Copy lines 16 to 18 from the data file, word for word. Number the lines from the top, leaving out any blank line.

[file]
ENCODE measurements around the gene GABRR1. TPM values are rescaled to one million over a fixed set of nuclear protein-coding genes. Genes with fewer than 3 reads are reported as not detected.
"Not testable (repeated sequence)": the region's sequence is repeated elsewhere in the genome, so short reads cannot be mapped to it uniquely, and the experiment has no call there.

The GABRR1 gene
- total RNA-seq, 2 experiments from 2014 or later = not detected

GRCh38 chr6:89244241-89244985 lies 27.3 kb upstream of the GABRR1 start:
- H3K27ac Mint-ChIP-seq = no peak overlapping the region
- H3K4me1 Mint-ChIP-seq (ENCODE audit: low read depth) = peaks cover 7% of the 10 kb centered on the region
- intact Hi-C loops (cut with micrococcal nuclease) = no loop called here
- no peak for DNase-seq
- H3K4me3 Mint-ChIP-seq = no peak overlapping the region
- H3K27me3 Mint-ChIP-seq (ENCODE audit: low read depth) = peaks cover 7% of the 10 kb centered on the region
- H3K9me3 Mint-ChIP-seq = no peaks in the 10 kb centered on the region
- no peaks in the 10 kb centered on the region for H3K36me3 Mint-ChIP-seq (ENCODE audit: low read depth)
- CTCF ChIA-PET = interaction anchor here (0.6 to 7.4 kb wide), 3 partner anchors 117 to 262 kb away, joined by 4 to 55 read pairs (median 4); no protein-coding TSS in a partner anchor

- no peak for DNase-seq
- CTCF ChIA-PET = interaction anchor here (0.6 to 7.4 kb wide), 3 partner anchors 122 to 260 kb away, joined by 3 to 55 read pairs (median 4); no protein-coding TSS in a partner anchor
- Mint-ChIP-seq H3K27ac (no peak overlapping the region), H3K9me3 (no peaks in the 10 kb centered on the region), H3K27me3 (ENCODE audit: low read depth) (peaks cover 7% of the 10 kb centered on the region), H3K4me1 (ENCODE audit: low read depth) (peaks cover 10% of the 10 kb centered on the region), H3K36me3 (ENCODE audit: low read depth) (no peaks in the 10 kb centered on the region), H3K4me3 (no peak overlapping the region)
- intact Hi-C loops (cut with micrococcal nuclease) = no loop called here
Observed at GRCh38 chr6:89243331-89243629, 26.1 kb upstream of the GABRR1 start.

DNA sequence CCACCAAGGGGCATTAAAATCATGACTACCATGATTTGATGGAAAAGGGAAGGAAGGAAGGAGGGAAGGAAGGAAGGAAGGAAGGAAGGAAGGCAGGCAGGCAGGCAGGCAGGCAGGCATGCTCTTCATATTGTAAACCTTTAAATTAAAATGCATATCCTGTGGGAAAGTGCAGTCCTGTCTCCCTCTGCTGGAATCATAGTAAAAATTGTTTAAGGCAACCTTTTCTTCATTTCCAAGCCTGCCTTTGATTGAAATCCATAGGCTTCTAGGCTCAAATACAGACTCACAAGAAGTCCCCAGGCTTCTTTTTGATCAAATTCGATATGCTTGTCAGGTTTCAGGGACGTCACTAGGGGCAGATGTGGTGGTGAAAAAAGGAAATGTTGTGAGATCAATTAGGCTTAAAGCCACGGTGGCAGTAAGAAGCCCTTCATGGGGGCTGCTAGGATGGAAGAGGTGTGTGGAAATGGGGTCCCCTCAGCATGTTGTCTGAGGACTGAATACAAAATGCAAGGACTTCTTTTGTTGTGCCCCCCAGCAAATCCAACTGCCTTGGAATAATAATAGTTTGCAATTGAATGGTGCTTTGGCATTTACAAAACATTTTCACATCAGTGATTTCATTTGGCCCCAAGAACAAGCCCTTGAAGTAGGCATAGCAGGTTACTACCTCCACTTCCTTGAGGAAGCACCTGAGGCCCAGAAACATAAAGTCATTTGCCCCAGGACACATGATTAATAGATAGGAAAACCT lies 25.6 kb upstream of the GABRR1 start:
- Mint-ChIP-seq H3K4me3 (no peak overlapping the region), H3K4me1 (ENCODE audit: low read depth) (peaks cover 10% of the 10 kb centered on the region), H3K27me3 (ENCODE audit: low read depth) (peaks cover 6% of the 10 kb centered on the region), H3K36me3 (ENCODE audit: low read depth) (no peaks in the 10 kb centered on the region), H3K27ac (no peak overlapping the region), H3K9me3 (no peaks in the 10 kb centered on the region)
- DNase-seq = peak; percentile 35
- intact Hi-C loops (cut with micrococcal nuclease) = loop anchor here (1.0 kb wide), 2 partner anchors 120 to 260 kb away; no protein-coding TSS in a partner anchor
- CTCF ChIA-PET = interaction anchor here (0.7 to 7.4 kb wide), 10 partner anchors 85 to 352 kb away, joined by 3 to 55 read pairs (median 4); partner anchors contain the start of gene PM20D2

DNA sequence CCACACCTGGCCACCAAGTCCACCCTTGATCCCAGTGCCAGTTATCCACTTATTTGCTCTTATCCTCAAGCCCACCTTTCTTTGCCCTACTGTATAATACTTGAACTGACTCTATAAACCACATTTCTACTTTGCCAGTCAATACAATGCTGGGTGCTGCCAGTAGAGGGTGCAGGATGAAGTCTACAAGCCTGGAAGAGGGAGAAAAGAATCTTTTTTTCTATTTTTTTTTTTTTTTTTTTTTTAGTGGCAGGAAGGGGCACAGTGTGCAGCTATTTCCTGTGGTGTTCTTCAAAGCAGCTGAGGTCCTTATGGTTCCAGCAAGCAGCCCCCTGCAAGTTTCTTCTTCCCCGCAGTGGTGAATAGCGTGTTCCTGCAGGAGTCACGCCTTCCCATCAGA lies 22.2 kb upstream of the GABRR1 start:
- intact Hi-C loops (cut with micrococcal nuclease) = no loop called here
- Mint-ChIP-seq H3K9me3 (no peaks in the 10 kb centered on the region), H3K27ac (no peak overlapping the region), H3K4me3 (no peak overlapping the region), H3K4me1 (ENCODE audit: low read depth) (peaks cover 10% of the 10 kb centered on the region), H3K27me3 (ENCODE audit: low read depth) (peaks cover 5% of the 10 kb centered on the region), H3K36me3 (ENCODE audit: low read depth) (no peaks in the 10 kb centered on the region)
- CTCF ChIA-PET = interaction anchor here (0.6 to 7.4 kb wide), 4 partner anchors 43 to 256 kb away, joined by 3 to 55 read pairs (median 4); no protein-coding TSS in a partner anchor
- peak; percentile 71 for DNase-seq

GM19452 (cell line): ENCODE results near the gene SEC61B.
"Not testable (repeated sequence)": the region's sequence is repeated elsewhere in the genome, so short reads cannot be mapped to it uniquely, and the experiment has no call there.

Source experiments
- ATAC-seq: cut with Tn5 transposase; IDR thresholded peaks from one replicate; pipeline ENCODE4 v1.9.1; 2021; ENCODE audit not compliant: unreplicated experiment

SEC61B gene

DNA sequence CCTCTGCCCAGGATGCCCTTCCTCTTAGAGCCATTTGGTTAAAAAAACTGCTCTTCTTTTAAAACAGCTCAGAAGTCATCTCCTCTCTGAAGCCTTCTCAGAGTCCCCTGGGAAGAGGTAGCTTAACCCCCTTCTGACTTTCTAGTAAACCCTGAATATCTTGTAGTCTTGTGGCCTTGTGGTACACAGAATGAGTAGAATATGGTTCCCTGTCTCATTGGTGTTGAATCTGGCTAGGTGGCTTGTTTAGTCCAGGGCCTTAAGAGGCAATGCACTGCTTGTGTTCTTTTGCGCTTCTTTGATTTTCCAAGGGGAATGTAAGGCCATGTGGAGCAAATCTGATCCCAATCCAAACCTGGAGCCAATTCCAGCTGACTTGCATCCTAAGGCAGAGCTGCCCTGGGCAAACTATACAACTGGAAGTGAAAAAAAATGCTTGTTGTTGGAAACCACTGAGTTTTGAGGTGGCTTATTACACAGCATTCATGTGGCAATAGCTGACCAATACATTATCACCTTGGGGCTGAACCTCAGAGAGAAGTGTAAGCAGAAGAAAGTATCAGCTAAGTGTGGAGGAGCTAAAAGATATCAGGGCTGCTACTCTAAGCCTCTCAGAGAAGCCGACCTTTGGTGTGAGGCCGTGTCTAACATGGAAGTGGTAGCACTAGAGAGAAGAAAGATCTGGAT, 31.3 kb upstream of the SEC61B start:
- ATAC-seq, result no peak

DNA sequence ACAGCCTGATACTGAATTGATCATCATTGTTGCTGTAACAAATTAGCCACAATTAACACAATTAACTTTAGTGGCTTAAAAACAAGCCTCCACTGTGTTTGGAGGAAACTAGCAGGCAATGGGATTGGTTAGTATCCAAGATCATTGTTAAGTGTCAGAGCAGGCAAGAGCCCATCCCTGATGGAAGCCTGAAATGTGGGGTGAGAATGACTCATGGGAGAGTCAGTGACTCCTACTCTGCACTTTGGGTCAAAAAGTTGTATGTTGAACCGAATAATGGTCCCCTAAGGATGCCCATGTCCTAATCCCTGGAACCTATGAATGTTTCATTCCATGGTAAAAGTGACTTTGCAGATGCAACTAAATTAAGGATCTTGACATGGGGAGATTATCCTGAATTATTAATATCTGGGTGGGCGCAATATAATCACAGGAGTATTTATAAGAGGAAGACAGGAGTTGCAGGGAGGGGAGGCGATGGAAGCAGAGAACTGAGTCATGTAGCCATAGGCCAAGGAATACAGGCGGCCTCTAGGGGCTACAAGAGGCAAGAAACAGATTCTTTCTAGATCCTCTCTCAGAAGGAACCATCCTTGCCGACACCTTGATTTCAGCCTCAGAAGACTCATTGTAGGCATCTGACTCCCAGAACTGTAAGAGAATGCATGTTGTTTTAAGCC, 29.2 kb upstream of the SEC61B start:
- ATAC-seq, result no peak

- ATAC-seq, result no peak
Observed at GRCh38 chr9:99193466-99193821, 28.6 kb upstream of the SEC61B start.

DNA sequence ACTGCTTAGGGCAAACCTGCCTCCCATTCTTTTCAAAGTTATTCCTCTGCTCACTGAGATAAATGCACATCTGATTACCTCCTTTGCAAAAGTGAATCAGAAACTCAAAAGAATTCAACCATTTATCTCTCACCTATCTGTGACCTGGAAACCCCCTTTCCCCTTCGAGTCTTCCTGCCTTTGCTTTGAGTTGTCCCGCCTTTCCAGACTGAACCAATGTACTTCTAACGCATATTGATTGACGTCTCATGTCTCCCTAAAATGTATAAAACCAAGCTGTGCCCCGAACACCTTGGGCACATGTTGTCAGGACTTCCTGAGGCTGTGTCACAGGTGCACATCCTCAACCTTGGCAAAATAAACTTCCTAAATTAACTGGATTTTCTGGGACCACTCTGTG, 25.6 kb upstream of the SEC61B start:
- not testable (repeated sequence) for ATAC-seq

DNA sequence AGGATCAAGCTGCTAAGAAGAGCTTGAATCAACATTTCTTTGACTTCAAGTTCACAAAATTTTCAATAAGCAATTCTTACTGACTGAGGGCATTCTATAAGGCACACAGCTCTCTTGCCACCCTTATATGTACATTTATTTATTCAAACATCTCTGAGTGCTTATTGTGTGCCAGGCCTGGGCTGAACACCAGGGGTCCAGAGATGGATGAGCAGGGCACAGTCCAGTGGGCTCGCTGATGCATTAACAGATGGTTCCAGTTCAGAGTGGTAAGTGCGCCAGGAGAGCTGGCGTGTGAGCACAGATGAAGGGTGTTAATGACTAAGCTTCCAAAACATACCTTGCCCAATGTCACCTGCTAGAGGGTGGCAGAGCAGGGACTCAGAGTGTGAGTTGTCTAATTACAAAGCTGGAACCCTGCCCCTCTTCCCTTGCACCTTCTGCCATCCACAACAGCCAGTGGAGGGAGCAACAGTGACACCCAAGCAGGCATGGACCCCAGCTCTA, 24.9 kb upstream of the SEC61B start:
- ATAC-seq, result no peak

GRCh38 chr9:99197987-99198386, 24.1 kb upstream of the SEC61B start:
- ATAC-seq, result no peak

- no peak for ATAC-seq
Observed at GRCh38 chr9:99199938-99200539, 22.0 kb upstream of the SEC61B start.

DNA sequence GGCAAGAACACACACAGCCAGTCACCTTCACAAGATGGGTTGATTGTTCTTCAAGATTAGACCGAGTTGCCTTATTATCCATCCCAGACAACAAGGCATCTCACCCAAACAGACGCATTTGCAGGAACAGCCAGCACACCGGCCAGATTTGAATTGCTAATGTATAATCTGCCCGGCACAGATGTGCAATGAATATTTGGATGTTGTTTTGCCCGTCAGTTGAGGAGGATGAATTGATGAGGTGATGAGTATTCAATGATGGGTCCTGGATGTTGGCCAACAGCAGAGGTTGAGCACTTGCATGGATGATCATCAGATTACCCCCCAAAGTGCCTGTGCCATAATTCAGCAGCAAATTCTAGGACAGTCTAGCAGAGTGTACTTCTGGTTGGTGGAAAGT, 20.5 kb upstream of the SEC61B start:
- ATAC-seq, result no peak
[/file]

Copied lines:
- CTCF ChIA-PET = interaction anchor here (0.6 to 7.4 kb wide), 3 partner anchors 122 to 260 kb away, joined by 3 to 55 read pairs (median 4); no protein-coding TSS in a partner anchor
- Mint-ChIP-seq H3K27ac (no peak overlapping the region), H3K9me3 (no peaks in the 10 kb centered on the region), H3K27me3 (ENCODE audit: low read depth) (peaks cover 7% of the 10 kb centered on the region), H3K4me1 (ENCODE audit: low read depth) (peaks cover 10% of the 10 kb centered on the region), H3K36me3 (ENCODE audit: low read depth) (no peaks in the 10 kb centered on the region), H3K4me3 (no peak overlapping the region)
- intact Hi-C loops (cut with micrococcal nuclease) = no loop called here